Now is a Good Time to Wake Up

Photo by Maddi Robinson

Photo by Maddi Robinson

Published on Dec 28th 2016 in the Santa Monica Daily Press   

Not long ago, a truck drove into a Christmas market in Berlin, killing 12 people. It was all over the news. Then, on Christmas Day, an attack at a market in Cameroon, Africa killed 2 people. No one heard about it. So what makes an attack in Berlin more news worthy than an attack in Cameroon? I certainly don’t have the answer to that and you probably don’t either. But, it does make me think about the global poverty crisis; about the people suffering in the developing world who have fallen off the radar too.

Everyone knows that Carrie Fisher just had a heart-attack while traveling over the holidays. We even know how many times the D-list celebrities on the United flight next to her tweeted about the incident.  But how many people know about the global poverty crisis? How many people know that over 2.5 billion people, almost half the world’s population, currently live on less than $2.50 per day? How many people know that in Pakistan, only 17.8 per cent of the population can use the internet? Or that 3.5 million refugee children do not have the option to attend a school.

I used to care more about the “Carrie Fishers” of the world too– way more than about the 795 million people living without enough food. But then, I woke up.

I first learned about The Borgen Project when I applied to be an intern, a writer for their online magazine. But within weeks of starting my internship I became much more. I became a supporter. A few weeks later and I became even more than that. I became an advocate.

Now, I’m urging others to do the same. To acknowledge the terrifying statistics and make a commitment to help those in need.

The Borgen Project promotes innovations in poverty reduction by building awareness to the facts, and to some of the ways we’ve already seen succeed. Essentially, they are an ally for the world’s poor.

You see, there’s nothing too complicated about improving living conditions for the billions suffering world-wide. The Borgen Project understands this, and beyond spreading awareness, they work with U.S. Congress to foster more permanent change.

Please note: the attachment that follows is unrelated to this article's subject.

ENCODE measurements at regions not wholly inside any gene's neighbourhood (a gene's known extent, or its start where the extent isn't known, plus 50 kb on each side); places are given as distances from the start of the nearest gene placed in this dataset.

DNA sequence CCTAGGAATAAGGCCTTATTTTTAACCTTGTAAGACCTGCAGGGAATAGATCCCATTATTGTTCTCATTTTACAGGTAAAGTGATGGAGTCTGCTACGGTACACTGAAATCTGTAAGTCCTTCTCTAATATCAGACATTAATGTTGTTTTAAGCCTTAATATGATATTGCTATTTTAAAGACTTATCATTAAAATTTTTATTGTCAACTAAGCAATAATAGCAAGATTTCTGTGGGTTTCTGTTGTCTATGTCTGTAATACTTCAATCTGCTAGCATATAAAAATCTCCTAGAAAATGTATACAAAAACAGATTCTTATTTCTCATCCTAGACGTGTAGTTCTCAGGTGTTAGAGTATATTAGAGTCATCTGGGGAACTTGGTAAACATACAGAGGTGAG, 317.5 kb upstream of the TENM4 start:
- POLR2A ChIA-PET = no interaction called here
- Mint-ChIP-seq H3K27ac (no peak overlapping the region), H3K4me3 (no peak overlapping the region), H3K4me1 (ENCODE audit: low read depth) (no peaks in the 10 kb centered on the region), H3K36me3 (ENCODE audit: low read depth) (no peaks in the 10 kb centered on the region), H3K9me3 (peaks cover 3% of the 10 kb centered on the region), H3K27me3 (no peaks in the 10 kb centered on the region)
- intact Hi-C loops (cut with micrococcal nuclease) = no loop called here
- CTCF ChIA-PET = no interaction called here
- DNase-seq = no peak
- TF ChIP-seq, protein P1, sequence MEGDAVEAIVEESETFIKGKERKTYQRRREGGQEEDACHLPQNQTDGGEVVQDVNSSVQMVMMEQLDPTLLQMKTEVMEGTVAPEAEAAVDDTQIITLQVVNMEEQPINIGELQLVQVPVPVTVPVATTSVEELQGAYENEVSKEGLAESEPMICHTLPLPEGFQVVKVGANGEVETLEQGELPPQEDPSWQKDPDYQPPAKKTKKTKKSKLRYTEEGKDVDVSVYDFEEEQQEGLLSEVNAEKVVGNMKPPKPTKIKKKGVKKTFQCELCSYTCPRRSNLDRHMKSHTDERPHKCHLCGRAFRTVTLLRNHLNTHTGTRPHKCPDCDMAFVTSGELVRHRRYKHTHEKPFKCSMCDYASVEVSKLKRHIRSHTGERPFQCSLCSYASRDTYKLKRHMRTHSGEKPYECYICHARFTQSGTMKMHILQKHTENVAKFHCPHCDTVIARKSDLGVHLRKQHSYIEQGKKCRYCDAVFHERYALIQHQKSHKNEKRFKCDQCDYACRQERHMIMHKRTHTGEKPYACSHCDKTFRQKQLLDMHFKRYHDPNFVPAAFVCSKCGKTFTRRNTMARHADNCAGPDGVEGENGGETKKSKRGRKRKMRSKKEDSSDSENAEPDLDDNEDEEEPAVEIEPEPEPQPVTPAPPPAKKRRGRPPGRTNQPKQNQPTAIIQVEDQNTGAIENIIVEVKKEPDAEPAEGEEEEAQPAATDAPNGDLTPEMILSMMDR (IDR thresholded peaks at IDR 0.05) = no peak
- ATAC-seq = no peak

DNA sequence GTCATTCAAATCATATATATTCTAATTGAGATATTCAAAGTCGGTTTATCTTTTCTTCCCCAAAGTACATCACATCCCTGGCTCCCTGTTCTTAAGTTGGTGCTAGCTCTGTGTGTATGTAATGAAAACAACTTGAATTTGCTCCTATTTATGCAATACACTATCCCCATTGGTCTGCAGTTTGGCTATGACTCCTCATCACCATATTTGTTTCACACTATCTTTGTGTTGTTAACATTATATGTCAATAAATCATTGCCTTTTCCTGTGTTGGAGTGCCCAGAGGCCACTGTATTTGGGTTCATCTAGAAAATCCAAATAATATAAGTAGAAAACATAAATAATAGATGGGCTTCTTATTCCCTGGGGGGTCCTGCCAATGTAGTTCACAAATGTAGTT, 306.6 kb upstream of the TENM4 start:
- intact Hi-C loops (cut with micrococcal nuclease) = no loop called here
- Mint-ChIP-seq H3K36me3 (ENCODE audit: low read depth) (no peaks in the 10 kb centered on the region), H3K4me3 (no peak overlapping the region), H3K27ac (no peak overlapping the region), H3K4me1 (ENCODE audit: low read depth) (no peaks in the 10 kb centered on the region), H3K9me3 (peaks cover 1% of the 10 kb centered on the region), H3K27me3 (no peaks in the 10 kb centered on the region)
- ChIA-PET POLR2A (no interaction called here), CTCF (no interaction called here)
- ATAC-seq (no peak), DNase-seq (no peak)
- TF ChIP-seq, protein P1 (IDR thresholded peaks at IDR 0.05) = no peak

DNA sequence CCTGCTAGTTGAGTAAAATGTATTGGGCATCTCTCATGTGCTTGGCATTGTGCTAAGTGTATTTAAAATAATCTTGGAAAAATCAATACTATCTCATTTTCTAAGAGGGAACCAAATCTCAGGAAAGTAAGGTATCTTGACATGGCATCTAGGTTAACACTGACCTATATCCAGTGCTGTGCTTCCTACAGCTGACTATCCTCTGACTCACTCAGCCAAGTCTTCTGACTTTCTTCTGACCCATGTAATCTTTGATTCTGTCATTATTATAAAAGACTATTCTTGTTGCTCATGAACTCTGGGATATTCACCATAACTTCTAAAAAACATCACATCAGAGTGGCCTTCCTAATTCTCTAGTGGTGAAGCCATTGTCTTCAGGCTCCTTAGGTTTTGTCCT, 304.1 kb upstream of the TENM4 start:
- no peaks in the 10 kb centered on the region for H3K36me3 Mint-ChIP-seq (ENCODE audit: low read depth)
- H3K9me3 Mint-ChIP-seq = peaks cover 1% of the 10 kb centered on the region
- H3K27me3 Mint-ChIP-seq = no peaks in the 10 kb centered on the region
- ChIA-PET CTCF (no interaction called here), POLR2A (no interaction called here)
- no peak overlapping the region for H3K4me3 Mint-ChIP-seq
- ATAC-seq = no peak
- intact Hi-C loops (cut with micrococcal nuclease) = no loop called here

Listen, I love Star Wars too, and Princess Leia is super cool. But it’s sickening that 47,000 people take the time to re-tweet about Carrie Fisher’s health, and ignore the billions of people living in poverty in our world today.  Please help those suffering not get lost in the crowd. Cultivate some compassion and take the time to make a difference. Who knows, you might even make yourself stand out a little during the process.  At the very least, follow @borgenproject and @borgenmagazine and re-tweet their posts along with your essential celebrity news of the day. And while you’re at it, google “Cameroon Christmas Market,” and take a moment to remember the lives we lost there too.

Volunteers and Social Media Community Work Together in Hurricane Matthew Relief Efforts

As originally published on redcrosslatalks.org

With much of the East Coast under water, four Los Angeles based volunteers went above and beyond the call of duty, traveling 2400 miles to help those in need. Their digital community back home showed support, virtually accompanying them along the way.

On October 10, 2016, Sandy Hanagami, Angela De Rozario, Henry Mills and Pedro Orellena departed from the American Red Cross Los Angeles Regional Headquarters in Emergency Response Vehicles on a 5-day trip to the East Coast to assist with Hurricane Matthew Relief Efforts. Before they left, I exchanged numbers with the group, in hopes of getting a few photos from the volunteers to share the Red Cross mission in action with our social media community here in L.A. Within hours, photos and videos started coming in; and with every state line our volunteers crossed, those of us virtually joining the trip on social media began to feel more and more like we were also a part of the team. By the second day, our Twitter followers and Facebook users were completely engaged, giving advice on the best routes to take, where to stop for local cuisine, and “must-see” landmarks along the way. I did my best to keep up with the content, posting and tweeting updates as best I could in real-time. It wasn’t long before Red Cross chapters from other states began to take notice and follow their journey too, sending virtual shout-outs and waves as our volunteers passed by on freeways and interstates just a few miles away.

The dedication and commitment of our traveling volunteers was great, but the response from our social media community was just as awesome! Not only were people re-tweeting and sharing photos and videos from our volunteers’ trip; but, through the power of social media, our digital community was actually along for the ride, virtually enjoying the journey every step of the way.

By the time Sandy, Angela, Henry and Pedro reached the state of Georgia their deployment destinations were finalized and those of us following from Los Angeles were excited to see them begin assisting with Hurricane Matthew relief efforts and help those affected by the storm. Luckily for us, the photos and videos kept coming; and I kept posting, keeping our volunteers’ new and expanding Red Cross digital family informed and engaged throughout the rest of their 14-day deployment.

“Being out in the field and being able to help people during their greatest time of need is such a great feeling, but the response from social media and the support we received from our Los Angeles community was huge! We really felt like everyone was in our corner. The entire time we were assisting with Hurricane Matthew relief efforts, we knew everyone back home wanted us to succeed.”
– Angela De Rozario, Red Cross Volunteer

If you want to be a part of their journey too, check out this photo album on Facebook and watch this highlight video on YouTube.